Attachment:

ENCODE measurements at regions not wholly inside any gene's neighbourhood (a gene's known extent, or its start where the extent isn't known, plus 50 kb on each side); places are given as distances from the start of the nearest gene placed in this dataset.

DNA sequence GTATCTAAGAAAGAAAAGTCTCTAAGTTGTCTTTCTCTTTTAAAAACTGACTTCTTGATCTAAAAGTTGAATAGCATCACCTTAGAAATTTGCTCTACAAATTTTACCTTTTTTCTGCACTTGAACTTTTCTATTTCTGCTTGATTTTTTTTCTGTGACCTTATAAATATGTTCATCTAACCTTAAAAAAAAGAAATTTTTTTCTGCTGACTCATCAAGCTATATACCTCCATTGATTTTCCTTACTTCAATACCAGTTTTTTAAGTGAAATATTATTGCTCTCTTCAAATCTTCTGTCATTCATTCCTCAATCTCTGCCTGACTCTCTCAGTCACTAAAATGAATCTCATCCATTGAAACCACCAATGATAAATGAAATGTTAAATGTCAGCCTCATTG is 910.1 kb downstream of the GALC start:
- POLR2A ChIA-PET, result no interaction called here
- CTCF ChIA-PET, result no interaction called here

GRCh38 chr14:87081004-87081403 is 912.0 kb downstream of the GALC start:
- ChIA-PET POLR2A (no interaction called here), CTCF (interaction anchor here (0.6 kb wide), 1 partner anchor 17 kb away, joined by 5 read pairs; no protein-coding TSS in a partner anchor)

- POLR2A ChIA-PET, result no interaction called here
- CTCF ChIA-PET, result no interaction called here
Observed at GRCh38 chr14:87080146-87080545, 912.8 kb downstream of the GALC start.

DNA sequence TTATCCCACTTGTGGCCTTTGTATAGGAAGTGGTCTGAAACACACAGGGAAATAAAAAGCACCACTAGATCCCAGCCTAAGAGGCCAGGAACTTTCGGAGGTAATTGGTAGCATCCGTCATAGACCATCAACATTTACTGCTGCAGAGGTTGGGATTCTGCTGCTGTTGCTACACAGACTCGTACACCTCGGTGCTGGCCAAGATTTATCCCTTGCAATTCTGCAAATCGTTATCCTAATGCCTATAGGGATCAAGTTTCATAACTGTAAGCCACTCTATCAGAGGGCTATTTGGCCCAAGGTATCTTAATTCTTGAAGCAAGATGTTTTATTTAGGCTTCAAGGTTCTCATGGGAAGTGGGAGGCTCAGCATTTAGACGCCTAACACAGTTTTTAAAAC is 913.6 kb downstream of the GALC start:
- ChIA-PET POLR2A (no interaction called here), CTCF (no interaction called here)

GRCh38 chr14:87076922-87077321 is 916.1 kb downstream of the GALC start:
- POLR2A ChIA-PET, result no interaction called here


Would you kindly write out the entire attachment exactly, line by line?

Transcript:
ENCODE measurements at regions not wholly inside any gene's neighbourhood (a gene's known extent, or its start where the extent isn't known, plus 50 kb on each side); places are given as distances from the start of the nearest gene placed in this dataset.

DNA sequence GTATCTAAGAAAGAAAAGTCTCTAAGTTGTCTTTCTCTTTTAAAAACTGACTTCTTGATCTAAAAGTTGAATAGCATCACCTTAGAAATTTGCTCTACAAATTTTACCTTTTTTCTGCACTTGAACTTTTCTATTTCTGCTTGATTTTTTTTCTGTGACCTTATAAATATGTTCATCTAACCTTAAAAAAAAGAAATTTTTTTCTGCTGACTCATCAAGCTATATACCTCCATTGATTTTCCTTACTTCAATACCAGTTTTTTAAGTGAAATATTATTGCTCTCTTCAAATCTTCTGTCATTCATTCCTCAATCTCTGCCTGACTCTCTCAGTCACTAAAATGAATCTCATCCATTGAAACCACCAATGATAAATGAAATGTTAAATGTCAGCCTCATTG is 910.1 kb downstream of the GALC start:
- POLR2A ChIA-PET, result no interaction called here
- CTCF ChIA-PET, result no interaction called here

GRCh38 chr14:87081004-87081403 is 912.0 kb downstream of the GALC start:
- ChIA-PET POLR2A (no interaction called here), CTCF (interaction anchor here (0.6 kb wide), 1 partner anchor 17 kb away, joined by 5 read pairs; no protein-coding TSS in a partner anchor)

- POLR2A ChIA-PET, result no interaction called here
- CTCF ChIA-PET, result no interaction called here
Observed at GRCh38 chr14:87080146-87080545, 912.8 kb downstream of the GALC start.

DNA sequence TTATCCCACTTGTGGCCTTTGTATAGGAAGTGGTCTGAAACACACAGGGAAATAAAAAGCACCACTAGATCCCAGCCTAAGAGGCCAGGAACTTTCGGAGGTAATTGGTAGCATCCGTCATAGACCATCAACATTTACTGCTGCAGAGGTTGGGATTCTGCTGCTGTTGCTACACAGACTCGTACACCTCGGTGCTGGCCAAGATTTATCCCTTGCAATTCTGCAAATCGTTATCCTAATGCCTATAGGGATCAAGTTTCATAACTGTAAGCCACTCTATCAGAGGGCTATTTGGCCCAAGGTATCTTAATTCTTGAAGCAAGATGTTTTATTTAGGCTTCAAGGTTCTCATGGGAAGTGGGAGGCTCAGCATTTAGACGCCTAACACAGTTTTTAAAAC is 913.6 kb downstream of the GALC start:
- ChIA-PET POLR2A (no interaction called here), CTCF (no interaction called here)

GRCh38 chr14:87076922-87077321 is 916.1 kb downstream of the GALC start:
- POLR2A ChIA-PET, result no interaction called here